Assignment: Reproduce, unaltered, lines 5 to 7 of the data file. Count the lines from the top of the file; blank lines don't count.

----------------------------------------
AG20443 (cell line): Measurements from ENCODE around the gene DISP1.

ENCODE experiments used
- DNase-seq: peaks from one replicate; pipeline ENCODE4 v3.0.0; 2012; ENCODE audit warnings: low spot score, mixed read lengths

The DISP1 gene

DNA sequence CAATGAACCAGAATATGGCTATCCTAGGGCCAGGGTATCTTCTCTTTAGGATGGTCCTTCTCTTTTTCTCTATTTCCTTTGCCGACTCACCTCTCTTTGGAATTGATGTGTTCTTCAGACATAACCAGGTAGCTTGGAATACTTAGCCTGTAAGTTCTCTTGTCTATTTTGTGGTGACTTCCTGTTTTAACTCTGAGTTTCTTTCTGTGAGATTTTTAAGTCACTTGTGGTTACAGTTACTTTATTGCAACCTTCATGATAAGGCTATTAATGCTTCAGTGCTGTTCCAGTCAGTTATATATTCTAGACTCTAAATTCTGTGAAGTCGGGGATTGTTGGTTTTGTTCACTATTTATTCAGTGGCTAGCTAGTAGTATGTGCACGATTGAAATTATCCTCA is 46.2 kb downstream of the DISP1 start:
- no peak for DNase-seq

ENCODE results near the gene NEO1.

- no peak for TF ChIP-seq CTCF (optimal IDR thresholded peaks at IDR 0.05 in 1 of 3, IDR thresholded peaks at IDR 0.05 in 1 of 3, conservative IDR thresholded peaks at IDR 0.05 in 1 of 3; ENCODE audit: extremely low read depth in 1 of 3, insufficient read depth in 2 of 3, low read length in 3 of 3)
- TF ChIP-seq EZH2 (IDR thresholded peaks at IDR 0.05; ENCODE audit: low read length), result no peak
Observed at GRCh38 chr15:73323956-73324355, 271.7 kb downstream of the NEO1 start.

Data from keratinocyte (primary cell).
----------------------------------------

DNA sequence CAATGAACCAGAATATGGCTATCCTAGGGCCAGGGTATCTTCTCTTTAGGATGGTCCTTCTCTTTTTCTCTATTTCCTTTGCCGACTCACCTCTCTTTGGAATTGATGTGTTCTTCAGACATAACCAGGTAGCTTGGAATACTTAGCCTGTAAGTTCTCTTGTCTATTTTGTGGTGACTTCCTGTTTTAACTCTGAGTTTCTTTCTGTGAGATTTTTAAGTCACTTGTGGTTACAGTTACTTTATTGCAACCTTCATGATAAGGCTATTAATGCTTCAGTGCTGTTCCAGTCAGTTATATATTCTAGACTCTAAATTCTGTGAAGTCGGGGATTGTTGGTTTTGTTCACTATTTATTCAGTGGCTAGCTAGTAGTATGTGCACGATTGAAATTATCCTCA is 46.2 kb downstream of the DISP1 start:
- no peak for DNase-seq

ENCODE results near the gene NEO1.